Gene Kelly, unplugged
Patricia Kelly brings the Hollywood icon to life at the Palm Saturday
By Heather Sackett
But few know that Gene Kelly, who died in 1996, spoke Yiddish and fluent French, often read a book a day and was an economics major in college. He was the epitome of the Renaissance Man, said biographer, film historian and wife Patricia Kelly. She will bring audience members behind the scenes of the Hollywood icon’s life Saturday night at the Michael D. Palm Theatre with “Gene Kelly: The Legacy.”
“That’s the point of the show: to show the breadth of this man,” Patricia Kelly said. “They love him up on the screen but they don’t realize there’s so much to him and it’s kind of fun to reveal that and take them through his creative process and what drove him and what inspired him and what made him distinct from anyone before him.”
Patricia Kelly’s show is an informal, conversational night of storytelling, woven together with well-known (and some not-so-well-known) film clips. The presentation is built around 10 years of near-daily audio recordings Patricia made of Gene. He would often sing to her at night, revealing a seldom-seen part of himself and his emotions, she said. Patricia then unpacks some of the entertainer’s belongings on stage, bringing the audience into their private lives and closer to the real man behind the legend.
“Growing up, my personal taste in entertainment rarely overlapped with that of my mother and grandmother, but Gene Kelly was one of the artists who transcended that division,” Doser said.
Gene Kelly is perhaps best known for his iconic singin’ in the rain scene from the beloved movie of the same name. The soggy, splashy, dance number with an umbrella has been parodied by everyone from “Sesame Street” to “Glee.” He was also one of the first performers to combine live action and animation when he danced with Jerry the mouse in 1945’s “Anchors Aweigh.” But Patricia says Gene would rather be remembered for his work off-stage. He was a pioneer of making dance a part of the story and changing the look of dance on film.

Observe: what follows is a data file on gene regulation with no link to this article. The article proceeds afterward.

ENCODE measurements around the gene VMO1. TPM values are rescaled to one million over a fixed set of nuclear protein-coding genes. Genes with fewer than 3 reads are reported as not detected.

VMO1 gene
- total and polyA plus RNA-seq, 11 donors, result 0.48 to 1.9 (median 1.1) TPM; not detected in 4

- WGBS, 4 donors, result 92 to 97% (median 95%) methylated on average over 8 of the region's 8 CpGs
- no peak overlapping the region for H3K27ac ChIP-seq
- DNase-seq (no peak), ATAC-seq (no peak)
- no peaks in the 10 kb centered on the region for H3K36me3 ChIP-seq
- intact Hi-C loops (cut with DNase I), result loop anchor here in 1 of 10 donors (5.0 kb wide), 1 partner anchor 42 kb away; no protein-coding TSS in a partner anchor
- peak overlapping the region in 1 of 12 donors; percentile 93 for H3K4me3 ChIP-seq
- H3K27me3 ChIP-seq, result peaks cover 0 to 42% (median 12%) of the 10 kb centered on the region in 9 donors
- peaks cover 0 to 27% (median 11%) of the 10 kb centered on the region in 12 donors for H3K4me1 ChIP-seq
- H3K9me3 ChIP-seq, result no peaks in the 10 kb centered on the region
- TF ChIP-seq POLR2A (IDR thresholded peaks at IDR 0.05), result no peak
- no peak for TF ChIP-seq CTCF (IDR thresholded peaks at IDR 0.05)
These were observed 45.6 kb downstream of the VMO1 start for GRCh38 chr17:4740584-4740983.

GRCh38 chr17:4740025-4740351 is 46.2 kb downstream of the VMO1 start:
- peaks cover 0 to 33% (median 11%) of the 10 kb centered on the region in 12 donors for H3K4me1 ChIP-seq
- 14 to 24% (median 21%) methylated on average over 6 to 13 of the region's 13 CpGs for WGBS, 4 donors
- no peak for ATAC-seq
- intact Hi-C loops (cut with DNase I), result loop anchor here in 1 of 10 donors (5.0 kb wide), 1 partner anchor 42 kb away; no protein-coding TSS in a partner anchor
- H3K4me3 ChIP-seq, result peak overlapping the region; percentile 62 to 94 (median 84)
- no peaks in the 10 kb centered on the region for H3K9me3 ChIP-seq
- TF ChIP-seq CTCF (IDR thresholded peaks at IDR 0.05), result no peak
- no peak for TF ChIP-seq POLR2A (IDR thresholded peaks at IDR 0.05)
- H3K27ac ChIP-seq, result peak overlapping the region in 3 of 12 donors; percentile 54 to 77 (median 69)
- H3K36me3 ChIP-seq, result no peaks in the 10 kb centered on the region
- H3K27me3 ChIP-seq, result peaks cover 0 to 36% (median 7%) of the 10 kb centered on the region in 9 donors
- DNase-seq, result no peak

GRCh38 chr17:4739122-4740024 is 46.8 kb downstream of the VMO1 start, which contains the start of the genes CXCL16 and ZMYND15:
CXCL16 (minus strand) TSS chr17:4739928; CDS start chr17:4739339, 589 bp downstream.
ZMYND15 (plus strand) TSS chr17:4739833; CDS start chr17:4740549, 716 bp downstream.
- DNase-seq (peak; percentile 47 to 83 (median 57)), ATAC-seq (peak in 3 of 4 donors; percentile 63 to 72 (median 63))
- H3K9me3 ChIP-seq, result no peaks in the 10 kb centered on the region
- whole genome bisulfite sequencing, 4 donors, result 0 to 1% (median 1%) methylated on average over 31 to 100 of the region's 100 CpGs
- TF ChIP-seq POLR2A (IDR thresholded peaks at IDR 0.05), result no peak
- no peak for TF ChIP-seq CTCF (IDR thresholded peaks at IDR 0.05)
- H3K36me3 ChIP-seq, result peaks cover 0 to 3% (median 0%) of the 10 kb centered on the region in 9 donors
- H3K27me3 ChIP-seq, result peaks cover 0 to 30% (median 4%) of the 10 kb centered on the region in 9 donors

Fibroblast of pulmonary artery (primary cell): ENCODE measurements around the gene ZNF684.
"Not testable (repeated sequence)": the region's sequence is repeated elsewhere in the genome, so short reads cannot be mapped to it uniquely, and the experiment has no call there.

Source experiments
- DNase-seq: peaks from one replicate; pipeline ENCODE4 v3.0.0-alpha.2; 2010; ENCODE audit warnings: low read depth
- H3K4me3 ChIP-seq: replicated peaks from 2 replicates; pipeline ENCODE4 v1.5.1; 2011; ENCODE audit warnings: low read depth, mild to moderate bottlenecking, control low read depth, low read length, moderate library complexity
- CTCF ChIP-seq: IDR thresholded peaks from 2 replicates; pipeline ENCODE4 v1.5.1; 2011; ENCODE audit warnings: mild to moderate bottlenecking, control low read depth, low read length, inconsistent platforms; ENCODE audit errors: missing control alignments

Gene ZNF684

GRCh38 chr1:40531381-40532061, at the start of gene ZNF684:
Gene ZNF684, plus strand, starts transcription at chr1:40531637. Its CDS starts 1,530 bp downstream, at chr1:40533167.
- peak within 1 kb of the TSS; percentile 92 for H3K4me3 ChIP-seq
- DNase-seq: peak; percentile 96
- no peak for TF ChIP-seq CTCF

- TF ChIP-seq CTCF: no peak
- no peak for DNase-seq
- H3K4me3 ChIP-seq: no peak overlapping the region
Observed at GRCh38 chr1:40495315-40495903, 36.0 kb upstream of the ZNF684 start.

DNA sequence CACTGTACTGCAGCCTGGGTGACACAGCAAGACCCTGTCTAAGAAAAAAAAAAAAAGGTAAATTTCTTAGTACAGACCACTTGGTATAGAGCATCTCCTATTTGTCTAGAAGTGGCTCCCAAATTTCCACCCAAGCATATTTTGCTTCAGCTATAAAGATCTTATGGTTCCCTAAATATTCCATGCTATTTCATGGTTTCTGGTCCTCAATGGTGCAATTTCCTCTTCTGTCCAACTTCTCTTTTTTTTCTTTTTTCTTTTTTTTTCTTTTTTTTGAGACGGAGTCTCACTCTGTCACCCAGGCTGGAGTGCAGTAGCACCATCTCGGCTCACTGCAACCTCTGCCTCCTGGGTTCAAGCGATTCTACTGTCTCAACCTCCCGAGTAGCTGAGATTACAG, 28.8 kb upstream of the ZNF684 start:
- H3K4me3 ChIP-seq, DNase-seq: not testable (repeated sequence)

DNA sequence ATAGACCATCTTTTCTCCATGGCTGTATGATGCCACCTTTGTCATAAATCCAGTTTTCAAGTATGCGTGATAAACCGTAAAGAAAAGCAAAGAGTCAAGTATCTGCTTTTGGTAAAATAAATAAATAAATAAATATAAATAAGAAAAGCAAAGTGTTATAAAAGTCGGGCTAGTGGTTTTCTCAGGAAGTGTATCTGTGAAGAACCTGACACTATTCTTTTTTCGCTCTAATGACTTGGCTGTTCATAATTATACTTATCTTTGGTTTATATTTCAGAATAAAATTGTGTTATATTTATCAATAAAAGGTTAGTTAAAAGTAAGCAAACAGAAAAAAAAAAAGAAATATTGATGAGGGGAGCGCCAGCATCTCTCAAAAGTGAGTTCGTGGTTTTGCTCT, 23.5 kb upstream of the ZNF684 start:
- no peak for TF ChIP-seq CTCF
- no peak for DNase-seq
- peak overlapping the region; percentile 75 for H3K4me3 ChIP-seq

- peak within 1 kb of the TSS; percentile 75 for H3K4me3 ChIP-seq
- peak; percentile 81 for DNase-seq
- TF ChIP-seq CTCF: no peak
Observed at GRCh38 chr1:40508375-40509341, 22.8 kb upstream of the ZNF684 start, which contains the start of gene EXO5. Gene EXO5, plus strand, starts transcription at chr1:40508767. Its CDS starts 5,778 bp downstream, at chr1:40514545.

“He was trying to figure out how you capture this three-dimensional form if you are constantly moving toward the camera,” Patricia Kelly said. “He devised choreography that was specifically for the camera to capture the dance … He was way ahead of his time.”
Patricia took her unique show on the road last year, in honor of what would have been Gene’s 100th birthday. The two met when she was just 26 and he was 73. But the age difference was never an issue, she said, as they bonded over poetry and literature. Patricia hopes that audience members will come away from the presentation with a more complete picture of the man on the big screen: the one who would plow through the entire collection of Charles Dickens for fun.
“I call it ‘Gene on Gene,’ or ‘Gene Kelly, Unplugged,’” Patricia said. “It gives you a real sense of the man as a creative artist and more the man behind the camera than the man in front of the camera. It’s a really personal look at him.”
“Gene Kelly: The Legacy” is at 7 p.m. Saturday at the Michael D. Palm Theatre. There is a pre-show reception with chocolate, champagne and Patricia Kelly at 6 p.m. Tickets are $38 for adults and $22 for students. The reception is $12 with a ticket and free for Palm members.